This is the part of the First Principle and Foundation where I heard a record scratching in my head. I certainly desired health instead of sickness, just as I deeply desired that my child had lived instead of died. Unfortunately, we cannot pretend that sickness, death, poverty or failure do not exist. 

St. Ignatius is not asking us to ignore the reality of tragic events for the sake of focusing on only the good and happy things of this world, but rather his writing challenges us to bring both the joy and the tragedies to God. Ignatius invites us to trust that God is in all of it, caring about our entire reality and cura personalis, our whole selves. 

I do not need to rejoice in every event of this life, but I can trust that I am not alone and God is with me in whatever I endure. During the intense grief of my miscarriage, God loved me fiercely and walked with me closely. And God walks with me still now as grief continues to rear its head.  God is with each of us, walking with us no matter what we are facing in life. There will be tragedy, crisis and sin, but also goodness, beauty and abundance — and God will be in all of it. « Everything has potential of calling forth in us a deeper response to our life in God, » Ignatius promises us. 

Though it took time and kindness with myself to see it, there was blessing in my miscarriage. Not in the tragedy itself, but in how God showed up in it, reminding me in small and big ways that I was loved and not alone. But I am glad God didn’t require me to instantly see my loss  as a blessing and gift. God cared for my pain while gently inviting me to see blessings that were arising from this devastating loss. 

The depth of my heartache was matched by the depth of God’s love and healing. Though my heart broke, it also broke open, increasing my capacity to be fully present with others in their pain. God’s care and compassion for me invites me to offer the same care and compassion to others in their pain.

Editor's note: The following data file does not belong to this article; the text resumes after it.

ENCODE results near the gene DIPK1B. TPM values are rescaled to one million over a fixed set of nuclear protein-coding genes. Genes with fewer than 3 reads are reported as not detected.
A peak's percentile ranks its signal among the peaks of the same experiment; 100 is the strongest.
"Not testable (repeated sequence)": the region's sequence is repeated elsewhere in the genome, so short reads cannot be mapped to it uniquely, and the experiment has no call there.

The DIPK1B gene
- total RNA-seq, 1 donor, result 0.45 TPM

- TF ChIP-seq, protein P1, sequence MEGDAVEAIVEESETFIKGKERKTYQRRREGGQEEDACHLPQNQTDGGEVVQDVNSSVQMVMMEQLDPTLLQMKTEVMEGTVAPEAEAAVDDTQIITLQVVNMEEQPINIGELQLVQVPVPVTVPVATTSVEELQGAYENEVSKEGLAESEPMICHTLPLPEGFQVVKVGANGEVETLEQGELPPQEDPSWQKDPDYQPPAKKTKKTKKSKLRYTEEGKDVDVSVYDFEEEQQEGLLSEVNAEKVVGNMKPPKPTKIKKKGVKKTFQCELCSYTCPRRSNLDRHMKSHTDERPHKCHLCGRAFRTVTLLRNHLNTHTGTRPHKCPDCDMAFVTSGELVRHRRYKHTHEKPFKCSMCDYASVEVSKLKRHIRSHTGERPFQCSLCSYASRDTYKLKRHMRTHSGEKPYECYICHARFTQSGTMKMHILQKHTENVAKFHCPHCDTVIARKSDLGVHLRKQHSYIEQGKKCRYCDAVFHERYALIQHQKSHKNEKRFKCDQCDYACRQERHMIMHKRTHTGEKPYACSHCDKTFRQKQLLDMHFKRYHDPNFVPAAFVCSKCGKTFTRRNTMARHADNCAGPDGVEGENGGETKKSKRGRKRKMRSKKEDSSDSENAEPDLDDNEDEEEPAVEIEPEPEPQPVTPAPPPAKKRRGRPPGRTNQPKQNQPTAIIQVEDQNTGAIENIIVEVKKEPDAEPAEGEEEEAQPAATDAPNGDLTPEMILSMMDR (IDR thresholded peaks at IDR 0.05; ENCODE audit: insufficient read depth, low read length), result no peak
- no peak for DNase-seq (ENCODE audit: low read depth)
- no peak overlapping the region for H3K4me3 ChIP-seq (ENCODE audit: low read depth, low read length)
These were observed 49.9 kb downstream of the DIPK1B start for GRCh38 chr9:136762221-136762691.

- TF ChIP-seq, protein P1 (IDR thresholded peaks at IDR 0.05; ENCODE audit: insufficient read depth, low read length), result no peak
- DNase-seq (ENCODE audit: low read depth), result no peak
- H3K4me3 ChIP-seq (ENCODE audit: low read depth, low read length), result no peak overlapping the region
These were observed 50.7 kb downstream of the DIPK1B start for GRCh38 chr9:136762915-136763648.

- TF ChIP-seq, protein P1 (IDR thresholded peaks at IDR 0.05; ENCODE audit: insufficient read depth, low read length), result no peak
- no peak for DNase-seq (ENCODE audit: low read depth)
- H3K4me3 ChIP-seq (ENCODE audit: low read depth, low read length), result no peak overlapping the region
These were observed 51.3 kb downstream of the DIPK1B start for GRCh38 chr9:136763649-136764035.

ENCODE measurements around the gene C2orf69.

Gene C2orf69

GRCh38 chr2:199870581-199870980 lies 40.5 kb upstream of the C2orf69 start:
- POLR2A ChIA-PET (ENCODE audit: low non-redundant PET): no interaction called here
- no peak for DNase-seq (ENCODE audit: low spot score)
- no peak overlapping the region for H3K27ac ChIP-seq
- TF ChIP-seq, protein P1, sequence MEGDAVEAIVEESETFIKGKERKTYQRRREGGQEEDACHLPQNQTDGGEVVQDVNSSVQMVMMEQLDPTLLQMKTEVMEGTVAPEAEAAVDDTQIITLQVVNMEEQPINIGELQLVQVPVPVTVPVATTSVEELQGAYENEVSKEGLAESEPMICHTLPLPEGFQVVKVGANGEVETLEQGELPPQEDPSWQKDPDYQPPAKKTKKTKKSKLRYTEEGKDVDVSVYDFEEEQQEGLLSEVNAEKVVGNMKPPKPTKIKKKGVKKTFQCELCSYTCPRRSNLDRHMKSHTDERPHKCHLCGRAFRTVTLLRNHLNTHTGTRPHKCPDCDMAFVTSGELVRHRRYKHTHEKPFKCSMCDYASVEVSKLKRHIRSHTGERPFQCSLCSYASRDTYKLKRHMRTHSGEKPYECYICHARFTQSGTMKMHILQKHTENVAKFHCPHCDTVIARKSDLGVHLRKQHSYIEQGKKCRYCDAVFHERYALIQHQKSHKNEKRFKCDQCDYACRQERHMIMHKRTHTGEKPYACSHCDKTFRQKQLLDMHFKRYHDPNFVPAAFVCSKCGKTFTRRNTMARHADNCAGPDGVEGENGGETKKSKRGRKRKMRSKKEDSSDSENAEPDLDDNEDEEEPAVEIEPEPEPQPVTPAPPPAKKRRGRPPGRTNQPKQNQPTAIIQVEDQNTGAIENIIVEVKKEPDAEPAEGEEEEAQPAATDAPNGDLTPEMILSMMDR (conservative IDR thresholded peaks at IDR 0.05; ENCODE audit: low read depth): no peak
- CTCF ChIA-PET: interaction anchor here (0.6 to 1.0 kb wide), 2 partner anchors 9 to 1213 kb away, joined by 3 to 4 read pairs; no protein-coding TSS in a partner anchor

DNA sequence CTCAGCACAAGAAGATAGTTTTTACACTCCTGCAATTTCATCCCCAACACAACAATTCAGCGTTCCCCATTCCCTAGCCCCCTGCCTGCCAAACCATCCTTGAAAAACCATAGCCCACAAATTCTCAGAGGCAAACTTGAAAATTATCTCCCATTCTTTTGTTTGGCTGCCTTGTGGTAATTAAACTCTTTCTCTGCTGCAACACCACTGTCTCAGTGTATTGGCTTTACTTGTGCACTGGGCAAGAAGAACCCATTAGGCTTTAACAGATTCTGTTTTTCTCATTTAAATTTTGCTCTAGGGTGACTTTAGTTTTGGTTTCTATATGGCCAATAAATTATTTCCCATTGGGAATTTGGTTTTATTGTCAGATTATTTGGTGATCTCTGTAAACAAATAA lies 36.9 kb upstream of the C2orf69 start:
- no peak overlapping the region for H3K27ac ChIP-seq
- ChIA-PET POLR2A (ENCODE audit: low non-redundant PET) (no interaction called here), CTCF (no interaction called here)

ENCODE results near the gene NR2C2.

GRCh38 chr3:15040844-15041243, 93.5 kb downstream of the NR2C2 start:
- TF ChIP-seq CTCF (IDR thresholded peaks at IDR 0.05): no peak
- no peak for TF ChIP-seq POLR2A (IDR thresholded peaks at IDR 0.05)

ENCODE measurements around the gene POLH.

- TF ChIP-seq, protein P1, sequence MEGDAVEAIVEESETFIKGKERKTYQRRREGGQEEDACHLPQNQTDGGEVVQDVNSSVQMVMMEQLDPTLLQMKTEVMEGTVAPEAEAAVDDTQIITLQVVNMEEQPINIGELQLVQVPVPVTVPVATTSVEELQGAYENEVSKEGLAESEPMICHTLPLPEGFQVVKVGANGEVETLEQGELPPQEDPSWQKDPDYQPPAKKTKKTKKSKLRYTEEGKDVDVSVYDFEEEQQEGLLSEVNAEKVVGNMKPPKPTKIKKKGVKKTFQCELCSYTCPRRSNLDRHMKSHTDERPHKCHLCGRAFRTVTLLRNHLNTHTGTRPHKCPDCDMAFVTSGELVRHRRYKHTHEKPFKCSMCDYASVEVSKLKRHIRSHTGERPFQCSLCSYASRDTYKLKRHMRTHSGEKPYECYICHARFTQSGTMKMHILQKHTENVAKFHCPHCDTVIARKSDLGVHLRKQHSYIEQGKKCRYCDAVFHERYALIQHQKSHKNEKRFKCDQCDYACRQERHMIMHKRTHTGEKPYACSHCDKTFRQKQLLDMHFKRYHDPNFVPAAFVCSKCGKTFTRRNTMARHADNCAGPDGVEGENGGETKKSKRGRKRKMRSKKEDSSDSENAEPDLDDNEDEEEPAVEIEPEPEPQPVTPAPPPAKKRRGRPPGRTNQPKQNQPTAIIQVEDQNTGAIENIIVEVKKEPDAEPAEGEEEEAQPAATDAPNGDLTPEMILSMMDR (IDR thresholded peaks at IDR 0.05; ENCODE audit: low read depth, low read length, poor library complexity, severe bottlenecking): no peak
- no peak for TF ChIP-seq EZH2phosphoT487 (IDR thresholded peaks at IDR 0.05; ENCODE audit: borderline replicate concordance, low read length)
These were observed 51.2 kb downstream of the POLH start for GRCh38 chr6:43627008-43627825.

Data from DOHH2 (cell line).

In my time of trial, God gave me new eyes to see complications and complexity without turning away, pretending it’s less than it is, or trying to find a quick fix to solve it. God’s accompaniment of me in my own suffering invites me to accompany others in theirs. It is through my broken-open, compassionate heart that God called me to use these gifts in service to God and others. 

In the decade since my loss, God has invited me to walk with dozens of others who have lost a child. I have been the person someone turns to when the world as they knew it has stopped. I have talked softly with them through what’s next and reminded them that God sees their pain and is with them in it. I would not be able to offer others this blessing had I not experienced God’s care for me in my own time of loss.  

The path of Ignatian Spirituality invites me to live and share all my life with God, trusting that God cares for my whole being and all that I am and having the privilege of sharing that truth with others as well. Because, it turns out, St. Ignatius was right: « Everything has the potential of calling forth in us a deeper response to our life in God. »